What Is In Wildfire Retardant
What is in that red fire retardant? It’s not as bad as it looks…
What the air tankers are dumping is a fire retardant known as slurry, a mixture of mostly water and fertilizer designed to protect trees and other flammable material from flames. The coating clings to vegetation and insulates it from the approaching inferno; the fertilizer helps the damaged areas regrow in the wake of the blaze. The powdery concoction is a key ingredient of a multi-pronged firefighting strategy; after the air drop, bulldozers and ground crews move in to cut a fire break designed to halt the advancing flames.
Slurry is dyed bright red to aid in visibility and help tanker pilots drop a seamless line of retardant. “Basically, they’re trying to box in the fire,” says Janet Upton of the California Department of Forestry and Fire Protection (Cal Fire), which is helping to battle the giant Station fire near Los Angeles. Another advantage of slurry is that unlike water, fertilizer doesn’t evaporate. (It offers still another bonus for farmers, who have requested that unused slurry be dropped onto their fields as aircraft make their way home.) – via Time.com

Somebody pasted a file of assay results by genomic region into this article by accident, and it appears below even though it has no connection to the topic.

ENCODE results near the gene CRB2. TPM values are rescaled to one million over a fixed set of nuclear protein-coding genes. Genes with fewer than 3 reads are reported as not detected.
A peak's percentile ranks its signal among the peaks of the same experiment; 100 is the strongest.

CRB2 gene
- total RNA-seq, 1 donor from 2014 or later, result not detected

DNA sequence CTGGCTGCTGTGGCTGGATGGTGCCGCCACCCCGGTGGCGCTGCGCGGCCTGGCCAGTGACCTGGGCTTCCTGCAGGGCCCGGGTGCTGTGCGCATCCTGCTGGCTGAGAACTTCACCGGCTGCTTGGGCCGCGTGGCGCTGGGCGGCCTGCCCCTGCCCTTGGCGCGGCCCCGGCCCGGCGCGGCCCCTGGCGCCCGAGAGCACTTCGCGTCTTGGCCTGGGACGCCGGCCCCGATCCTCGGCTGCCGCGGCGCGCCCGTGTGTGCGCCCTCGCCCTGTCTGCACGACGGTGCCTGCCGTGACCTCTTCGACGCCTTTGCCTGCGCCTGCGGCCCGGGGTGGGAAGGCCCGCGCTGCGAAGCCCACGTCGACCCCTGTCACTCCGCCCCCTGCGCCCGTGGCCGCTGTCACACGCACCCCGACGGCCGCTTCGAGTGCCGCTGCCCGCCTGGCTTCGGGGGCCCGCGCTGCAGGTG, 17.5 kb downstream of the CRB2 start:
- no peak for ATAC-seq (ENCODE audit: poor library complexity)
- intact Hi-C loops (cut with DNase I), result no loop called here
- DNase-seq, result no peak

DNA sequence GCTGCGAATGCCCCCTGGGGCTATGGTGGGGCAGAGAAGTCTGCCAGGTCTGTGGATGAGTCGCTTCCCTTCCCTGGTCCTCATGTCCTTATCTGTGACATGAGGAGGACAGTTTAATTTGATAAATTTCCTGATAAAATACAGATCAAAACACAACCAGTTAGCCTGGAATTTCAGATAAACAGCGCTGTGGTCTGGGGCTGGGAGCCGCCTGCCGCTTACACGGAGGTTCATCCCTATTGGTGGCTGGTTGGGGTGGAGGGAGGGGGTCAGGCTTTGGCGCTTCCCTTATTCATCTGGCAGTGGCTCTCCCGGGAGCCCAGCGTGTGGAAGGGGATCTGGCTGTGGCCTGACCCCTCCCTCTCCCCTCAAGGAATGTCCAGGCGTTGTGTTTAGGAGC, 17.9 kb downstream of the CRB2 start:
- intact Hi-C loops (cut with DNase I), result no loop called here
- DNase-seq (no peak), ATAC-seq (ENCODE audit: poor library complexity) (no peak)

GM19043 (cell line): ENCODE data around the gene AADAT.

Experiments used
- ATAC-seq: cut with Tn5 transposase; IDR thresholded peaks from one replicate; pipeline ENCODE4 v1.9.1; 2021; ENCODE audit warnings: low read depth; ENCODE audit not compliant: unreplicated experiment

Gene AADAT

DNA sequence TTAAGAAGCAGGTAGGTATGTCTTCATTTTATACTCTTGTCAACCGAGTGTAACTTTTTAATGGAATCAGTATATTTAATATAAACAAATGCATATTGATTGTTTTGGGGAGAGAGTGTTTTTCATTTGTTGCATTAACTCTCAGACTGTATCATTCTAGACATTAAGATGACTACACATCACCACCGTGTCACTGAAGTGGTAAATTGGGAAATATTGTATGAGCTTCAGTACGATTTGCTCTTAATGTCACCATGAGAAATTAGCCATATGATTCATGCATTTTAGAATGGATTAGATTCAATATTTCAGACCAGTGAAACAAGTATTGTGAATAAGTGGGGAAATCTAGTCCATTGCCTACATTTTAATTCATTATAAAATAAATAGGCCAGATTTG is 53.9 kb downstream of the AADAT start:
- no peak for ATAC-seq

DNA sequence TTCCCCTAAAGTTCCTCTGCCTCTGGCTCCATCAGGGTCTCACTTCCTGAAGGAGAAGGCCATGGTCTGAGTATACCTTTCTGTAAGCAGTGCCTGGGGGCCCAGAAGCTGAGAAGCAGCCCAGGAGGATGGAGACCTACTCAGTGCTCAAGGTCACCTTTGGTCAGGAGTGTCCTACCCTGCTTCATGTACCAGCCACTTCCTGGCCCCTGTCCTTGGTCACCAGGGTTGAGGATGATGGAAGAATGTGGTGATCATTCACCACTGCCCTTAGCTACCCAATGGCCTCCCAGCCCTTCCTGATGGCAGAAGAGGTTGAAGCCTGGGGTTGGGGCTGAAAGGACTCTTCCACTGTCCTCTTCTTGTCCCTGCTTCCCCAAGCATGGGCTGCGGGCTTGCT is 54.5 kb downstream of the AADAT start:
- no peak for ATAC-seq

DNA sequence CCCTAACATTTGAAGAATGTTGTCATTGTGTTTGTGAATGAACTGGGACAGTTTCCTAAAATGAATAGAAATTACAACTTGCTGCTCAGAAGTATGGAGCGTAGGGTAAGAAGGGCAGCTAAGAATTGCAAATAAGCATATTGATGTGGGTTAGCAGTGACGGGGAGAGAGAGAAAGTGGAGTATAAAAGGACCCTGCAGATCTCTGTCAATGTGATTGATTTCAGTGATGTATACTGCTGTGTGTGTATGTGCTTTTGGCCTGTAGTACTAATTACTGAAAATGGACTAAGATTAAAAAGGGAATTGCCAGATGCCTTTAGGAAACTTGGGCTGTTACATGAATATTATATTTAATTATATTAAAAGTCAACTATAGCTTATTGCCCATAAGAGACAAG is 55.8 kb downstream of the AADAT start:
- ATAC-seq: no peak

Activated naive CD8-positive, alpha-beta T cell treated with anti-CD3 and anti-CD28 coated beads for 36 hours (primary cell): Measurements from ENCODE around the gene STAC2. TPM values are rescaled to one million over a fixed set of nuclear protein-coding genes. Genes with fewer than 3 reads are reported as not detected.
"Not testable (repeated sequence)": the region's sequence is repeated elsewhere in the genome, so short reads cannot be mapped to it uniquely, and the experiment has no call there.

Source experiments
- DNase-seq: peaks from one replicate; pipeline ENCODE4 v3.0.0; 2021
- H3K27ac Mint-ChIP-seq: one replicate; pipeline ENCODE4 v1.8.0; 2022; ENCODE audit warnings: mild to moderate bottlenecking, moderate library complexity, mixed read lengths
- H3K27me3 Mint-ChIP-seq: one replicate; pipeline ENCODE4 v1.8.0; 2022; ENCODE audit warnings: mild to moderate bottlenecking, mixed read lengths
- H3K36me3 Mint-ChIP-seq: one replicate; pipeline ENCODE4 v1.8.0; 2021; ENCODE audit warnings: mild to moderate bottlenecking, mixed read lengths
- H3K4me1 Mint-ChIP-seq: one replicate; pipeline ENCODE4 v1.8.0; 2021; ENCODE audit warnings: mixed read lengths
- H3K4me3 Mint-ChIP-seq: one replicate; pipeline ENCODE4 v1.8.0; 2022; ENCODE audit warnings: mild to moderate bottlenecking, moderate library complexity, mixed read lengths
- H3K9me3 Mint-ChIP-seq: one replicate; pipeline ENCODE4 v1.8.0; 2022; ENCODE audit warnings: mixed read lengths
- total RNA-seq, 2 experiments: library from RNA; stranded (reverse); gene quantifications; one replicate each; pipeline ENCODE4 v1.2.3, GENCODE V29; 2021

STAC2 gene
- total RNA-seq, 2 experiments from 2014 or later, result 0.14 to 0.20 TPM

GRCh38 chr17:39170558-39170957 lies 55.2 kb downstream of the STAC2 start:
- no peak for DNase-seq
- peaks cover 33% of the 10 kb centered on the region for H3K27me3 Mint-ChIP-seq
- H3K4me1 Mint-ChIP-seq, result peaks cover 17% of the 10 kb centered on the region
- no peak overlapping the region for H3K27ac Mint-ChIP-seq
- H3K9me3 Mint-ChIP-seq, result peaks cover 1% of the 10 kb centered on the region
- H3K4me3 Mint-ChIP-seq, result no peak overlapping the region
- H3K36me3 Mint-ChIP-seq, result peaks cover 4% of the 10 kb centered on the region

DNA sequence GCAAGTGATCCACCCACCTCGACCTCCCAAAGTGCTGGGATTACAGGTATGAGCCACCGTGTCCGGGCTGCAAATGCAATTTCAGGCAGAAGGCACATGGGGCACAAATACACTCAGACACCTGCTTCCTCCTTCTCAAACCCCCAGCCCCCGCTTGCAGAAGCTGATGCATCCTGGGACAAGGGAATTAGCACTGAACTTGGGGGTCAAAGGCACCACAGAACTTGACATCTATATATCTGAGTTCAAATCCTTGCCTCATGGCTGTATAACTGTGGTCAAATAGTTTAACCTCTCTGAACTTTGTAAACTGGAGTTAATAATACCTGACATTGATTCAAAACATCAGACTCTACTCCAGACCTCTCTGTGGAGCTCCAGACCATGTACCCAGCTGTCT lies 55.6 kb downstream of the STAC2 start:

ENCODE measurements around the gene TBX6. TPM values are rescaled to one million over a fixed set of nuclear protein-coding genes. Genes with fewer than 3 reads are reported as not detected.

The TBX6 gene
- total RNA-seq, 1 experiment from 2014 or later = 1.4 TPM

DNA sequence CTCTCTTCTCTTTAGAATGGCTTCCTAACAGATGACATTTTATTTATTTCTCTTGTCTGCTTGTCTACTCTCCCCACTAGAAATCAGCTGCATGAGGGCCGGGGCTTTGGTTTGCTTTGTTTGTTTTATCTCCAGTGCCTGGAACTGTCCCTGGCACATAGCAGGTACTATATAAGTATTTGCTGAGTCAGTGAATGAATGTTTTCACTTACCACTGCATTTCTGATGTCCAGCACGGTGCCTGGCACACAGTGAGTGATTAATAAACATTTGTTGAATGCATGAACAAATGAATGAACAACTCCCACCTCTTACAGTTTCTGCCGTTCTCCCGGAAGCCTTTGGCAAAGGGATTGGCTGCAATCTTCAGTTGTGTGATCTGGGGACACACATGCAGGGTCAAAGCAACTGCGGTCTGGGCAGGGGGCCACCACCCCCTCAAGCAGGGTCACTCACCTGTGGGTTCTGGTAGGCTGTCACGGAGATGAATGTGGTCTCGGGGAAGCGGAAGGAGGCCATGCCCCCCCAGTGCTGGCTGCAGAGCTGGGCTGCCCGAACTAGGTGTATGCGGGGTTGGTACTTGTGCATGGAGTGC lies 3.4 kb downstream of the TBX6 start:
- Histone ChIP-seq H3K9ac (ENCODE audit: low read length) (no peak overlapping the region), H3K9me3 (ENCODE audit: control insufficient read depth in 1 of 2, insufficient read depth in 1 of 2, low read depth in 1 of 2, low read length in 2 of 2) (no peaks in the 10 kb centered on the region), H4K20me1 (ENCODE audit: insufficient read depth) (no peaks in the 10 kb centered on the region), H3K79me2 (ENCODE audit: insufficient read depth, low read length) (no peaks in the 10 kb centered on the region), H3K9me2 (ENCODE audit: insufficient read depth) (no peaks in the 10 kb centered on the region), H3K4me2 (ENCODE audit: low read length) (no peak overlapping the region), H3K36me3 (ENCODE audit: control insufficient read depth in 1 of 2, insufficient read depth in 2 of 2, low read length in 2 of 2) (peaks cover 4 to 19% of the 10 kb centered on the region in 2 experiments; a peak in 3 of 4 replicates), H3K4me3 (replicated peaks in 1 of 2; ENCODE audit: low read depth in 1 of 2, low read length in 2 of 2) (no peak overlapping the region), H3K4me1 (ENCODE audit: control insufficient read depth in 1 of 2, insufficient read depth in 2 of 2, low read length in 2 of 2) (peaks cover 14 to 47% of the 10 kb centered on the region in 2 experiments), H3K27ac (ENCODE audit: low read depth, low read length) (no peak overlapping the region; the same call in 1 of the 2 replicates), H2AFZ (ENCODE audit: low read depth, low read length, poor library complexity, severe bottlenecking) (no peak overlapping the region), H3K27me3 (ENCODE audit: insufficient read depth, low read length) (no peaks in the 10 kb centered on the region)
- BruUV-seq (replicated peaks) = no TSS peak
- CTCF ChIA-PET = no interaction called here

I wondered this on my drive to work today past thousands of acres scorched by recent fires. The Forest Service recommends not to let your pets consume it…
Though slurry doesn’t look particularly eco-friendly, aerial firefighting is not environmentally harmful, Upton says — though planes avoid dumps near lakes, streams and other waterways (in especially sensitive areas, tankers drop plain water instead). The Forest Service also advises against allowing pets to swallow the stuff, as with other fertilizers. Still, the retardant poses another, less-publicized hazard, Upton says: to fashion. She’s been on the ground as a rain of colored fertilizer falls from the sky: “I’ve had plenty of pink t-shirts.”via Time.com
(photo via MTPR)